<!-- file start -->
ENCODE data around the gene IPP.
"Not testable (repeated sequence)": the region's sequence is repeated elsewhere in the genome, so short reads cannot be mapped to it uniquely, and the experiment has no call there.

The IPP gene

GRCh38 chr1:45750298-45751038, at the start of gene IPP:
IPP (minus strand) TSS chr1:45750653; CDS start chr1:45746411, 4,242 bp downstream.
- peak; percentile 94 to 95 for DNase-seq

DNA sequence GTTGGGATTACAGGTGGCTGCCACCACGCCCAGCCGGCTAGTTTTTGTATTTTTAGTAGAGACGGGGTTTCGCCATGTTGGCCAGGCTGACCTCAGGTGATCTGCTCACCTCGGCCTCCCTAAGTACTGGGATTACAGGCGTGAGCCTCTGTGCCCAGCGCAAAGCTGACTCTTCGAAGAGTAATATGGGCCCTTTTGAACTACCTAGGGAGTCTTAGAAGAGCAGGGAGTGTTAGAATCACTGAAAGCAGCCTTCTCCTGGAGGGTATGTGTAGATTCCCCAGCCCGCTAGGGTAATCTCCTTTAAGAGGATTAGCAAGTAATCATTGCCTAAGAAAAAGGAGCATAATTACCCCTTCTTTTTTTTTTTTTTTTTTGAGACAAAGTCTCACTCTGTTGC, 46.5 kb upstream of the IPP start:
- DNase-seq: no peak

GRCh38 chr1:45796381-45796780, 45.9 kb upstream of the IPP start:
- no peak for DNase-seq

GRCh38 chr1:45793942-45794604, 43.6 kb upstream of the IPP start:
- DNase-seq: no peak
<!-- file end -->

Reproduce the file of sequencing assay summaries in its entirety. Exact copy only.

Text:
ENCODE data around the gene IPP.
"Not testable (repeated sequence)": the region's sequence is repeated elsewhere in the genome, so short reads cannot be mapped to it uniquely, and the experiment has no call there.

The IPP gene

GRCh38 chr1:45750298-45751038, at the start of gene IPP:
IPP (minus strand) TSS chr1:45750653; CDS start chr1:45746411, 4,242 bp downstream.
- peak; percentile 94 to 95 for DNase-seq

DNA sequence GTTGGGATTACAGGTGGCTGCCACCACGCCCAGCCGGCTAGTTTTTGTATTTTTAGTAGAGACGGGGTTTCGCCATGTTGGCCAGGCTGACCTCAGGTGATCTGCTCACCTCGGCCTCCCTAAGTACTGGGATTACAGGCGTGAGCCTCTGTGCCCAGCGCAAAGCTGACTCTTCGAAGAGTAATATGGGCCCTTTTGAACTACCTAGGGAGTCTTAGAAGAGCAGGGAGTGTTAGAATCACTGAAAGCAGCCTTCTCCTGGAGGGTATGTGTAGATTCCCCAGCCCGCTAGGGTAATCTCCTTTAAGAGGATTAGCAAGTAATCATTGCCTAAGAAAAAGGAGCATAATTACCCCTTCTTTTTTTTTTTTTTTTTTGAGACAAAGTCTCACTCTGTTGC, 46.5 kb upstream of the IPP start:
- DNase-seq: no peak

GRCh38 chr1:45796381-45796780, 45.9 kb upstream of the IPP start:
- no peak for DNase-seq

GRCh38 chr1:45793942-45794604, 43.6 kb upstream of the IPP start:
- DNase-seq: no peak